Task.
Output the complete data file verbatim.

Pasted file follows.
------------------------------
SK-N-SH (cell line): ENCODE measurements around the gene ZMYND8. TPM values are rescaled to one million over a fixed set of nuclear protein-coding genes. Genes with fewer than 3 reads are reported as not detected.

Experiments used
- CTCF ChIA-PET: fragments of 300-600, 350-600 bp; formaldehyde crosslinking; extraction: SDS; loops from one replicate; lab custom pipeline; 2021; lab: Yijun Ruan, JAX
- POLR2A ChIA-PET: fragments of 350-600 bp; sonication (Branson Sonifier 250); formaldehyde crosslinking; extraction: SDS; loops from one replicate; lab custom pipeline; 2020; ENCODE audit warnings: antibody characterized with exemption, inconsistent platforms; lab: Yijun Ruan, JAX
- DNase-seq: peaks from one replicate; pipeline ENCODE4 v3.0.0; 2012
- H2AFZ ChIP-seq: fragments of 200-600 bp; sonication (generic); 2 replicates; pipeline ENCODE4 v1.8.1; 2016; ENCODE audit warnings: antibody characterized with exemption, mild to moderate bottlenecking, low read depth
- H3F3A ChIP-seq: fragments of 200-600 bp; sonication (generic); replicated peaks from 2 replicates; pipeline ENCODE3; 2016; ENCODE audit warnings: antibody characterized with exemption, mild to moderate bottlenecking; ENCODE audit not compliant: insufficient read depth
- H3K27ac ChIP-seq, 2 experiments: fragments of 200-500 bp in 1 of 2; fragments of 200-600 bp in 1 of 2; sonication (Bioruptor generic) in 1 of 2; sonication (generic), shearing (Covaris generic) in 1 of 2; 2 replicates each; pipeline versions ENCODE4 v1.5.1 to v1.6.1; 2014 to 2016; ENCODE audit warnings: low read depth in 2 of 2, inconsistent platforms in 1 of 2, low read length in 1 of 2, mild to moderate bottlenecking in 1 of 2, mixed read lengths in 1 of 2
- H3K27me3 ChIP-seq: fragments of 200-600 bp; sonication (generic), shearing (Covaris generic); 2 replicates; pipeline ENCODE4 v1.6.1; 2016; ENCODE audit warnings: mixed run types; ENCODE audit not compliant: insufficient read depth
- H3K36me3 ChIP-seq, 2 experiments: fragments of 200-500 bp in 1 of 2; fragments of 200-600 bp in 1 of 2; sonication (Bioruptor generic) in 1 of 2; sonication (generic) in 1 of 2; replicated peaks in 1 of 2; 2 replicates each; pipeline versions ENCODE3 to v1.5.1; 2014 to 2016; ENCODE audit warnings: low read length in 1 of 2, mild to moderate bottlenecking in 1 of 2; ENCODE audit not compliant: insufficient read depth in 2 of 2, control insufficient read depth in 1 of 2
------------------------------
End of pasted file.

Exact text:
SK-N-SH (cell line): ENCODE measurements around the gene ZMYND8. TPM values are rescaled to one million over a fixed set of nuclear protein-coding genes. Genes with fewer than 3 reads are reported as not detected.

Experiments used
- CTCF ChIA-PET: fragments of 300-600, 350-600 bp; formaldehyde crosslinking; extraction: SDS; loops from one replicate; lab custom pipeline; 2021; lab: Yijun Ruan, JAX
- POLR2A ChIA-PET: fragments of 350-600 bp; sonication (Branson Sonifier 250); formaldehyde crosslinking; extraction: SDS; loops from one replicate; lab custom pipeline; 2020; ENCODE audit warnings: antibody characterized with exemption, inconsistent platforms; lab: Yijun Ruan, JAX
- DNase-seq: peaks from one replicate; pipeline ENCODE4 v3.0.0; 2012
- H2AFZ ChIP-seq: fragments of 200-600 bp; sonication (generic); 2 replicates; pipeline ENCODE4 v1.8.1; 2016; ENCODE audit warnings: antibody characterized with exemption, mild to moderate bottlenecking, low read depth
- H3F3A ChIP-seq: fragments of 200-600 bp; sonication (generic); replicated peaks from 2 replicates; pipeline ENCODE3; 2016; ENCODE audit warnings: antibody characterized with exemption, mild to moderate bottlenecking; ENCODE audit not compliant: insufficient read depth
- H3K27ac ChIP-seq, 2 experiments: fragments of 200-500 bp in 1 of 2; fragments of 200-600 bp in 1 of 2; sonication (Bioruptor generic) in 1 of 2; sonication (generic), shearing (Covaris generic) in 1 of 2; 2 replicates each; pipeline versions ENCODE4 v1.5.1 to v1.6.1; 2014 to 2016; ENCODE audit warnings: low read depth in 2 of 2, inconsistent platforms in 1 of 2, low read length in 1 of 2, mild to moderate bottlenecking in 1 of 2, mixed read lengths in 1 of 2
- H3K27me3 ChIP-seq: fragments of 200-600 bp; sonication (generic), shearing (Covaris generic); 2 replicates; pipeline ENCODE4 v1.6.1; 2016; ENCODE audit warnings: mixed run types; ENCODE audit not compliant: insufficient read depth
- H3K36me3 ChIP-seq, 2 experiments: fragments of 200-500 bp in 1 of 2; fragments of 200-600 bp in 1 of 2; sonication (Bioruptor generic) in 1 of 2; sonication (generic) in 1 of 2; replicated peaks in 1 of 2; 2 replicates each; pipeline versions ENCODE3 to v1.5.1; 2014 to 2016; ENCODE audit warnings: low read length in 1 of 2, mild to moderate bottlenecking in 1 of 2; ENCODE audit not compliant: insufficient read depth in 2 of 2, control insufficient read depth in 1 of 2